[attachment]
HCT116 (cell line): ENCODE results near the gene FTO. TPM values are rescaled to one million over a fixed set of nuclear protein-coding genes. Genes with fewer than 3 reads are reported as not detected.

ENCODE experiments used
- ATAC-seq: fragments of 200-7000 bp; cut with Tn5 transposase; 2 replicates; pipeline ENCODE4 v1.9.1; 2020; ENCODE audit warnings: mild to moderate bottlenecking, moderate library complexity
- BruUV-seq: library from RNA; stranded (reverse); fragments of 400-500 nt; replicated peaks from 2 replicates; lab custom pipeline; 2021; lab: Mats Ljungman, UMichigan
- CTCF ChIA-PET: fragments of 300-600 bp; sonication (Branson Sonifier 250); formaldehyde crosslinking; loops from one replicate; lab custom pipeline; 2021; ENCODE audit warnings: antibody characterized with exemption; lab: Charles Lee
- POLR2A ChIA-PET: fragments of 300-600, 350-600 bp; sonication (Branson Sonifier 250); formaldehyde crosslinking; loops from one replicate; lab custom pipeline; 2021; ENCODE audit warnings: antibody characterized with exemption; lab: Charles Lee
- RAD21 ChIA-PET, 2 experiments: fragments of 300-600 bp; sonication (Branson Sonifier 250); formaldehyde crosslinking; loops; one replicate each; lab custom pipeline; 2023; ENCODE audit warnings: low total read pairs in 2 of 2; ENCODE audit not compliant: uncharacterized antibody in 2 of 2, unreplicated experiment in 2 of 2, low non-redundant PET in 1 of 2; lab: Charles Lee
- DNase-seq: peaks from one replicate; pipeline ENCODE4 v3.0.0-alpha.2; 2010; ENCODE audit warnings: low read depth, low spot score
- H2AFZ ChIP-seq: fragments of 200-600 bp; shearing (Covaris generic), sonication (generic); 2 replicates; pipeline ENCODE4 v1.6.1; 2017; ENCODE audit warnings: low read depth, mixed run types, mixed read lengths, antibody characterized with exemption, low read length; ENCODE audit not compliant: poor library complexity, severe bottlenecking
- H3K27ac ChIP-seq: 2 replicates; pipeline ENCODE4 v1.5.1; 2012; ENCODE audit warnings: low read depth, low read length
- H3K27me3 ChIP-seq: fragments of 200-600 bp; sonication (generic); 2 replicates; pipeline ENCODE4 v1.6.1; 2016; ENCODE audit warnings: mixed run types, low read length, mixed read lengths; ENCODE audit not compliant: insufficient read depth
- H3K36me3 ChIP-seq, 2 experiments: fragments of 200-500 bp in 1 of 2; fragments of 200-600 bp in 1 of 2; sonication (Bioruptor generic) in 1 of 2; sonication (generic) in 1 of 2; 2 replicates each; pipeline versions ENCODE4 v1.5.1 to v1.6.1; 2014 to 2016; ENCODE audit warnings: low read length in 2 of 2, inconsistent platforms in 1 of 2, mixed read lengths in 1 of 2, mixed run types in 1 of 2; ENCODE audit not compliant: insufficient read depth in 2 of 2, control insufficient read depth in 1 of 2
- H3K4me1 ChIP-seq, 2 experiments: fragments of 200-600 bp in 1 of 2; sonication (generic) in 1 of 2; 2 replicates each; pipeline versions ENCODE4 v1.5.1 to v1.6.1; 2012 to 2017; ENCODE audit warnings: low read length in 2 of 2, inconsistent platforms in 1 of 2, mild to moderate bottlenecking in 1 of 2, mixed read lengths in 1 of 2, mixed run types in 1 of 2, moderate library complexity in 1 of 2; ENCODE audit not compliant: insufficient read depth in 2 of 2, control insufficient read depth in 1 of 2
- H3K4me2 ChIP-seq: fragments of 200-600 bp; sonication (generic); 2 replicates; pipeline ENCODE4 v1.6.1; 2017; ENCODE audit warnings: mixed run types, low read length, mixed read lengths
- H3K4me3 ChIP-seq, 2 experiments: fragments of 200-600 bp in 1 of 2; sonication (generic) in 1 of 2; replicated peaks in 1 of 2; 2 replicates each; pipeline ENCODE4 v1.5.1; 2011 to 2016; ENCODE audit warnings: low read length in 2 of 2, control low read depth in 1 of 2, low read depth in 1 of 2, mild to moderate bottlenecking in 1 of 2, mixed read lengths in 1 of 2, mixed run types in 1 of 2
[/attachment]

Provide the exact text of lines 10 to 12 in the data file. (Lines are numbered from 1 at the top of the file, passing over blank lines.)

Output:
- H3K27ac ChIP-seq: 2 replicates; pipeline ENCODE4 v1.5.1; 2012; ENCODE audit warnings: low read depth, low read length
- H3K27me3 ChIP-seq: fragments of 200-600 bp; sonication (generic); 2 replicates; pipeline ENCODE4 v1.6.1; 2016; ENCODE audit warnings: mixed run types, low read length, mixed read lengths; ENCODE audit not compliant: insufficient read depth
- H3K36me3 ChIP-seq, 2 experiments: fragments of 200-500 bp in 1 of 2; fragments of 200-600 bp in 1 of 2; sonication (Bioruptor generic) in 1 of 2; sonication (generic) in 1 of 2; 2 replicates each; pipeline versions ENCODE4 v1.5.1 to v1.6.1; 2014 to 2016; ENCODE audit warnings: low read length in 2 of 2, inconsistent platforms in 1 of 2, mixed read lengths in 1 of 2, mixed run types in 1 of 2; ENCODE audit not compliant: insufficient read depth in 2 of 2, control insufficient read depth in 1 of 2